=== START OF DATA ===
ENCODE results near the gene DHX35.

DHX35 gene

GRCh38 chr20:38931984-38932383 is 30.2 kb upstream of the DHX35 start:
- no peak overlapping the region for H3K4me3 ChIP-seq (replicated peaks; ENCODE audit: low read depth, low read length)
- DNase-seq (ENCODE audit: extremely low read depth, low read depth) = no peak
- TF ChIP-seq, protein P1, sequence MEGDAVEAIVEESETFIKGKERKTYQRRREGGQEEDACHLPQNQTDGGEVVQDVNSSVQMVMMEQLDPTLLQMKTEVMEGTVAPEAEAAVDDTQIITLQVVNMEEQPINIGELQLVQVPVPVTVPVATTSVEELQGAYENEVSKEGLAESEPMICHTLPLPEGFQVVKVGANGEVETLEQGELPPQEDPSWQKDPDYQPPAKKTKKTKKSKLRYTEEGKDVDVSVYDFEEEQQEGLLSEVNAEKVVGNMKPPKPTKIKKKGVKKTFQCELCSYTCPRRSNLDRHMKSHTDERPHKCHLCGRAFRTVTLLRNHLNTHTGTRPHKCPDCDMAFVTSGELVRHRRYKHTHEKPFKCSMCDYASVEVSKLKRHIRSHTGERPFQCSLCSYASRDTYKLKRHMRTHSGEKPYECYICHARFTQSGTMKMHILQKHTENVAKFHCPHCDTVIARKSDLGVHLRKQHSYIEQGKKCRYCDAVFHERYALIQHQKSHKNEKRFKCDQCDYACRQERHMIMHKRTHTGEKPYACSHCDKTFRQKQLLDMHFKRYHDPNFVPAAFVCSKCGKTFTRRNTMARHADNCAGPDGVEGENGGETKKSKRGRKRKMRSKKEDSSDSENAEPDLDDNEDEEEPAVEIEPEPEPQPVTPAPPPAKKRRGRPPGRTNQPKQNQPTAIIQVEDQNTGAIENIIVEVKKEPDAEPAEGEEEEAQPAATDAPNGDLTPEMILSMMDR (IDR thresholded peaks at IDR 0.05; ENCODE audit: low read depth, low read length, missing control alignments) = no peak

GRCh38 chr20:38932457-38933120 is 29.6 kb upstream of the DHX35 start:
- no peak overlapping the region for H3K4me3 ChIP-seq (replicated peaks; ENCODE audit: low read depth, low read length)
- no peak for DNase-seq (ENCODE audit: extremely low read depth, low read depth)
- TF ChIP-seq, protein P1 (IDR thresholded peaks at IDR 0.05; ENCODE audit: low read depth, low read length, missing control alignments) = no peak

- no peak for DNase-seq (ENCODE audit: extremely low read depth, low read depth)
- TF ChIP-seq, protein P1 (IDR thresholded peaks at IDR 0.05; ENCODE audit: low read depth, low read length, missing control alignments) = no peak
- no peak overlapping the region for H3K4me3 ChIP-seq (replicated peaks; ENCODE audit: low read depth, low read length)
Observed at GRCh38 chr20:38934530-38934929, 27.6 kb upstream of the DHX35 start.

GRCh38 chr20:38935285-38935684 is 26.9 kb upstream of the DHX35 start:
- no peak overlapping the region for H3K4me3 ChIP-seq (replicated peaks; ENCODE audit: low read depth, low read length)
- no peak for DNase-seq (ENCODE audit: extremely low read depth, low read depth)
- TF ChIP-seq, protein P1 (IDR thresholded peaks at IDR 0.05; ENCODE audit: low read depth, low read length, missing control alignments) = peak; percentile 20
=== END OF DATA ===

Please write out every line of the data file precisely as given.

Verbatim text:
ENCODE results near the gene DHX35.

DHX35 gene

GRCh38 chr20:38931984-38932383 is 30.2 kb upstream of the DHX35 start:
- no peak overlapping the region for H3K4me3 ChIP-seq (replicated peaks; ENCODE audit: low read depth, low read length)
- DNase-seq (ENCODE audit: extremely low read depth, low read depth) = no peak
- TF ChIP-seq, protein P1, sequence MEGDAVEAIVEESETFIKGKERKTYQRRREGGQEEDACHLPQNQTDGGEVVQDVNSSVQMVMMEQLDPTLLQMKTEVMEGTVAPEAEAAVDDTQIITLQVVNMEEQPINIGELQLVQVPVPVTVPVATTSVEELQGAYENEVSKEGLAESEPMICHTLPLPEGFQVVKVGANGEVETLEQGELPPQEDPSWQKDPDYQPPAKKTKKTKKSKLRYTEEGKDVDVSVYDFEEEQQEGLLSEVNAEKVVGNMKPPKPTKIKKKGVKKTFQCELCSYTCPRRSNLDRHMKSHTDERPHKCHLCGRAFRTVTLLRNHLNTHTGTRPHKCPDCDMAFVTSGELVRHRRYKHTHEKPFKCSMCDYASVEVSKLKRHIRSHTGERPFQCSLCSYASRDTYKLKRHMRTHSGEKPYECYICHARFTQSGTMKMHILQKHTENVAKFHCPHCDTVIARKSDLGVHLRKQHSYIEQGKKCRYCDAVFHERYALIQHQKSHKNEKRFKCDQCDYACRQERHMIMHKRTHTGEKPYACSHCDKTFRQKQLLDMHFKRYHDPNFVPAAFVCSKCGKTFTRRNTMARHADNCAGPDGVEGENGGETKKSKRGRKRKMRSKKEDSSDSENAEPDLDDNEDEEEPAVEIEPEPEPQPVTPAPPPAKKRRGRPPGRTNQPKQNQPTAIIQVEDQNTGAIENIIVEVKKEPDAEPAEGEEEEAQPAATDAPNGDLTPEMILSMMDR (IDR thresholded peaks at IDR 0.05; ENCODE audit: low read depth, low read length, missing control alignments) = no peak

GRCh38 chr20:38932457-38933120 is 29.6 kb upstream of the DHX35 start:
- no peak overlapping the region for H3K4me3 ChIP-seq (replicated peaks; ENCODE audit: low read depth, low read length)
- no peak for DNase-seq (ENCODE audit: extremely low read depth, low read depth)
- TF ChIP-seq, protein P1 (IDR thresholded peaks at IDR 0.05; ENCODE audit: low read depth, low read length, missing control alignments) = no peak

- no peak for DNase-seq (ENCODE audit: extremely low read depth, low read depth)
- TF ChIP-seq, protein P1 (IDR thresholded peaks at IDR 0.05; ENCODE audit: low read depth, low read length, missing control alignments) = no peak
- no peak overlapping the region for H3K4me3 ChIP-seq (replicated peaks; ENCODE audit: low read depth, low read length)
Observed at GRCh38 chr20:38934530-38934929, 27.6 kb upstream of the DHX35 start.

GRCh38 chr20:38935285-38935684 is 26.9 kb upstream of the DHX35 start:
- no peak overlapping the region for H3K4me3 ChIP-seq (replicated peaks; ENCODE audit: low read depth, low read length)
- no peak for DNase-seq (ENCODE audit: extremely low read depth, low read depth)
- TF ChIP-seq, protein P1 (IDR thresholded peaks at IDR 0.05; ENCODE audit: low read depth, low read length, missing control alignments) = peak; percentile 20